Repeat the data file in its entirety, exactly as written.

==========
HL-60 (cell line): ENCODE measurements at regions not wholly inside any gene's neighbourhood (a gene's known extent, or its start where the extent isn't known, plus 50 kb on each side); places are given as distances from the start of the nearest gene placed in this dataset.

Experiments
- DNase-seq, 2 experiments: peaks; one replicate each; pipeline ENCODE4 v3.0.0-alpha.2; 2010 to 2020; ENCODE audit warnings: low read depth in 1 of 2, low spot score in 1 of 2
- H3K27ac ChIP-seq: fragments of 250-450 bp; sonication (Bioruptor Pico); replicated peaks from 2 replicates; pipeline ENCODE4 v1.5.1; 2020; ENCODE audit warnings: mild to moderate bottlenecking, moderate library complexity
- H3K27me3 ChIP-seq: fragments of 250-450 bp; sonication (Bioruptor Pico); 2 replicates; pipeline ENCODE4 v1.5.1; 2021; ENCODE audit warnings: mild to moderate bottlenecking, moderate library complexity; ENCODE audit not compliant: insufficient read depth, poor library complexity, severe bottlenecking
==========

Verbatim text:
HL-60 (cell line): ENCODE measurements at regions not wholly inside any gene's neighbourhood (a gene's known extent, or its start where the extent isn't known, plus 50 kb on each side); places are given as distances from the start of the nearest gene placed in this dataset.

Experiments
- DNase-seq, 2 experiments: peaks; one replicate each; pipeline ENCODE4 v3.0.0-alpha.2; 2010 to 2020; ENCODE audit warnings: low read depth in 1 of 2, low spot score in 1 of 2
- H3K27ac ChIP-seq: fragments of 250-450 bp; sonication (Bioruptor Pico); replicated peaks from 2 replicates; pipeline ENCODE4 v1.5.1; 2020; ENCODE audit warnings: mild to moderate bottlenecking, moderate library complexity
- H3K27me3 ChIP-seq: fragments of 250-450 bp; sonication (Bioruptor Pico); 2 replicates; pipeline ENCODE4 v1.5.1; 2021; ENCODE audit warnings: mild to moderate bottlenecking, moderate library complexity; ENCODE audit not compliant: insufficient read depth, poor library complexity, severe bottlenecking